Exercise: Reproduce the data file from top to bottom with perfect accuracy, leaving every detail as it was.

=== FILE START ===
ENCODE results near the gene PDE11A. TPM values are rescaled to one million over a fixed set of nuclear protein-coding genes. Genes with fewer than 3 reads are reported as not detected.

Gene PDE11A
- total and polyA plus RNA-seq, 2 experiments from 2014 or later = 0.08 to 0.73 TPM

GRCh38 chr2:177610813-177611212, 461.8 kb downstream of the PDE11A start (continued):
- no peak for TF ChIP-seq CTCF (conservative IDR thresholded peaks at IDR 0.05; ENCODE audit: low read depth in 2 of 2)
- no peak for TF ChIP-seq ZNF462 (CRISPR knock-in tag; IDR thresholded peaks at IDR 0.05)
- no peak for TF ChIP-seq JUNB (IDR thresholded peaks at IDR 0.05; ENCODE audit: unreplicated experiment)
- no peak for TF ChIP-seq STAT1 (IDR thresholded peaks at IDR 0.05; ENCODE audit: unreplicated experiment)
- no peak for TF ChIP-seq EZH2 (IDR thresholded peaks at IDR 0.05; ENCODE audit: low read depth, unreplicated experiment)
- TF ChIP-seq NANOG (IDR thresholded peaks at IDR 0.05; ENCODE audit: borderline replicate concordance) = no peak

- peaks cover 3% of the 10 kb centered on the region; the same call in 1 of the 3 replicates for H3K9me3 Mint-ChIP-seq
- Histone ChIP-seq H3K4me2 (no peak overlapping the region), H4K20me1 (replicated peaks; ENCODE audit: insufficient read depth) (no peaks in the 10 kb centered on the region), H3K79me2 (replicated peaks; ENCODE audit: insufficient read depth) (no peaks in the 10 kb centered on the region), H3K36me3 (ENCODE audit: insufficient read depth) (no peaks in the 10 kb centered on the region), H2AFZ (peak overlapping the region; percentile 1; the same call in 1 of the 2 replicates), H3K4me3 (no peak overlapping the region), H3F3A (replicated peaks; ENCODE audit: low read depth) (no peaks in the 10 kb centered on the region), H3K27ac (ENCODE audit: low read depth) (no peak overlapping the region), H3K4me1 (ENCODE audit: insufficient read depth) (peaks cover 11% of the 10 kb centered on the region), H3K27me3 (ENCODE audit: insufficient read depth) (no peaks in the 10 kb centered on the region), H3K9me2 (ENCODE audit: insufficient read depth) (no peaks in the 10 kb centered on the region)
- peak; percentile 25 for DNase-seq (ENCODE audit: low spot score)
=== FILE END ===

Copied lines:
ENCODE results near the gene PDE11A. TPM values are rescaled to one million over a fixed set of nuclear protein-coding genes. Genes with fewer than 3 reads are reported as not detected.

Gene PDE11A
- total and polyA plus RNA-seq, 2 experiments from 2014 or later = 0.08 to 0.73 TPM

GRCh38 chr2:177610813-177611212, 461.8 kb downstream of the PDE11A start (continued):
- no peak for TF ChIP-seq CTCF (conservative IDR thresholded peaks at IDR 0.05; ENCODE audit: low read depth in 2 of 2)
- no peak for TF ChIP-seq ZNF462 (CRISPR knock-in tag; IDR thresholded peaks at IDR 0.05)
- no peak for TF ChIP-seq JUNB (IDR thresholded peaks at IDR 0.05; ENCODE audit: unreplicated experiment)
- no peak for TF ChIP-seq STAT1 (IDR thresholded peaks at IDR 0.05; ENCODE audit: unreplicated experiment)
- no peak for TF ChIP-seq EZH2 (IDR thresholded peaks at IDR 0.05; ENCODE audit: low read depth, unreplicated experiment)
- TF ChIP-seq NANOG (IDR thresholded peaks at IDR 0.05; ENCODE audit: borderline replicate concordance) = no peak

- peaks cover 3% of the 10 kb centered on the region; the same call in 1 of the 3 replicates for H3K9me3 Mint-ChIP-seq
- Histone ChIP-seq H3K4me2 (no peak overlapping the region), H4K20me1 (replicated peaks; ENCODE audit: insufficient read depth) (no peaks in the 10 kb centered on the region), H3K79me2 (replicated peaks; ENCODE audit: insufficient read depth) (no peaks in the 10 kb centered on the region), H3K36me3 (ENCODE audit: insufficient read depth) (no peaks in the 10 kb centered on the region), H2AFZ (peak overlapping the region; percentile 1; the same call in 1 of the 2 replicates), H3K4me3 (no peak overlapping the region), H3F3A (replicated peaks; ENCODE audit: low read depth) (no peaks in the 10 kb centered on the region), H3K27ac (ENCODE audit: low read depth) (no peak overlapping the region), H3K4me1 (ENCODE audit: insufficient read depth) (peaks cover 11% of the 10 kb centered on the region), H3K27me3 (ENCODE audit: insufficient read depth) (no peaks in the 10 kb centered on the region), H3K9me2 (ENCODE audit: insufficient read depth) (no peaks in the 10 kb centered on the region)
- peak; percentile 25 for DNase-seq (ENCODE audit: low spot score)